By Susan Cornwell
ASHBURN, Virginia (Reuters) - U.S. government safety investigators on Tuesday stood by their report on the 1996 crash of TWA Flight 800 that said faulty wiring likely caused the plane to explode, ahead of the airing of a documentary that suggests a missile may have brought down the plane.
The investigators from the National Transportation Safety Board (NTSB) said they had ruled out bombs or missiles during their four-year probe into the crash. The NTSB's August 2000 report found the Boeing 747 broke apart and plunged into the Atlantic Ocean because of an explosion in the center fuel tank, likely caused by a spark from faulty wiring.
"I'm totally convinced there was no bomb or missile," James Wildey, a retired NTSB investigator, told reporters while showing them the reconstructed fuselage of the plane at the NTSB Training Center in Ashburn, Virginia.
TWA's New York-to-Paris Flight 800 crashed into the sea near New York's Long Island on July 17, 1996 a few minutes after takeoff, killing all 230 people on board. The missile theory was one of many initially investigated by the U.S. government after a number of witnesses said they saw a streak of light move toward the plane before it crashed.
But the NTSB concluded that the witness descriptions of the streak of light "were consistent with the airplane in crippled flight" after it had exploded at 13,700 feet, Joseph Kolly, director of the NTSB's office of Research and Engineering, said on Tuesday.
Last month, the NTSB announced it was reviewing a petition to reconsider its findings on the crash. The petition was signed by Henry Hughes, a retired senior NTSB investigator who is one of six former members of the crash investigation team featured in the new film about the jumbo jet tragedy.
The EPIX entertainment network says it will air the film, "TWA Flight 800" by Kristina Borjesson, on the July 17 anniversary of the crash.
"I think the witness statements, the physical evidence and other facts clearly show there was an explosion external to the aircraft, not the center fuel tank," Hughes told reporters on Tuesday after the NTSB briefing.
He said the NTSB had wrongly discounted witness statements, radar data, explosive traces and holes in the fuselage that pointed to an external explosion such as a bomb or missile.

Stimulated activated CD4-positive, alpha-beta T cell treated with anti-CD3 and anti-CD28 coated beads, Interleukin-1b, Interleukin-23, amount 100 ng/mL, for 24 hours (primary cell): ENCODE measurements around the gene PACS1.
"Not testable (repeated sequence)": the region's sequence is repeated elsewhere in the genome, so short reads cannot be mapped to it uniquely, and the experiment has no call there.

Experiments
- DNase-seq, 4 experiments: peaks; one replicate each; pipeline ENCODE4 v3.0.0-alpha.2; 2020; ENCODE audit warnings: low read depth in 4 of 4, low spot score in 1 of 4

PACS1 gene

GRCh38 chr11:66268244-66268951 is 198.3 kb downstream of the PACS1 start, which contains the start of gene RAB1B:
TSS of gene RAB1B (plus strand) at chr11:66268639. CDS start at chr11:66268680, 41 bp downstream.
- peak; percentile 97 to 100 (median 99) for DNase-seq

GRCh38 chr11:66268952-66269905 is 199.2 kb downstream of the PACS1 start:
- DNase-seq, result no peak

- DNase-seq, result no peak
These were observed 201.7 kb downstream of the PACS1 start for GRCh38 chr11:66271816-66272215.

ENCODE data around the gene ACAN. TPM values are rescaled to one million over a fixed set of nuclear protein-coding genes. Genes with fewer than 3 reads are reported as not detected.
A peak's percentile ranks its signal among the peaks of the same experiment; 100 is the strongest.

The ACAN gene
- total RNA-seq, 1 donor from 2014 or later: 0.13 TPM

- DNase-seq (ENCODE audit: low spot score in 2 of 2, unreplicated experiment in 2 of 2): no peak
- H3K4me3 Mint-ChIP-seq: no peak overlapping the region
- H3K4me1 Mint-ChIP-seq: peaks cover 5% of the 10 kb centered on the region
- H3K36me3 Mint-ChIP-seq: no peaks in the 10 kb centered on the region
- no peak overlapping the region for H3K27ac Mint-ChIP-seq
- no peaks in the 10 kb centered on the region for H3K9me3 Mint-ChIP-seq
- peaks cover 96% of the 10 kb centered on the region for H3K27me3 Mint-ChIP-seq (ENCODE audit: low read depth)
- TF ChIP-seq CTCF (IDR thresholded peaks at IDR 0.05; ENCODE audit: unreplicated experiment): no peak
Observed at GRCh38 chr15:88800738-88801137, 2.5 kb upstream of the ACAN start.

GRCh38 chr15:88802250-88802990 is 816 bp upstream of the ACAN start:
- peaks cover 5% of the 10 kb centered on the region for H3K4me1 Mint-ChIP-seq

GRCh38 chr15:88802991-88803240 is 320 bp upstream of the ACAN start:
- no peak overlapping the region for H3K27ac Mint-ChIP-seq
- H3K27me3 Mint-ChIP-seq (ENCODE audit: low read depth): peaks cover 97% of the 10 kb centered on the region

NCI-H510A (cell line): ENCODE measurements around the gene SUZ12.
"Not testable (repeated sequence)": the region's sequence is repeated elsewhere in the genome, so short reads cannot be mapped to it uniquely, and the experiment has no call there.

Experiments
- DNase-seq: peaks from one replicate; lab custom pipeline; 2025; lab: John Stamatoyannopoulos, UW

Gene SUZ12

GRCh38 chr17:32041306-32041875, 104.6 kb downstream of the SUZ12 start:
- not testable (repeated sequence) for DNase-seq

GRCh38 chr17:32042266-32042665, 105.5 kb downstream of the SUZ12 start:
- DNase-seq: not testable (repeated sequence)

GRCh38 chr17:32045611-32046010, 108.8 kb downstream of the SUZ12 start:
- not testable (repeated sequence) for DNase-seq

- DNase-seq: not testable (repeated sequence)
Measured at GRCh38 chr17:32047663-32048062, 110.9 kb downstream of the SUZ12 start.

Further, Hughes said, there had been irregularities during the investigation - "people breaking into the hanger in the wee hours of the morning" - as well as a lack of cooperation and communication between the NTSB and the FBI, which also investigated the crash.
Hughes said he had raised these concerns years ago and subsequently was moved from the aviation to highway investigations before he retired.
NTSB investigators declined to comment on Hughes' petition on Tuesday. A spokeswoman for the board said that it would be at least three months from the receipt of the petition June 19 before the NTSB decided whether to reconsider its conclusions.
NTSB investigators spent much of the afternoon with reporters on Tuesday painstakingly going over the details of their probe, which they described as exhaustive.
"We covered more than enough. We went to the Nth degree and then some," Kolly said. He said there had not been physical damage to materials on the plane consistent with an explosive device or missile.
Kolly was a fire and explosives investigator in the TWA Flight 800 probe.
Asked about supposed friction with the FBI during the investigation, Kolly said the FBI had conducted interviews differently than the NTSB by asking "leading" questions of witnesses, but that this had not harmed the investigation. The FBI closed its criminal investigation of the crash in 1997 with no findings of criminal activity.
Matt Ziemkiewicz, whose sister Jill was a TWA flight attendant killed in the crash, said he was unhappy about the petition to reconsider the NTSB findings.
"I was convinced by the NTSB findings when the report came out," he told reporters outside the NTSB training center. "Hearing talk of a movie coming out and reigniting conspiracy theories that we as family members heard about years ago is ... opening up old wounds."
(Reporting by Susan Cornwell; Editing by Lisa Shumaker)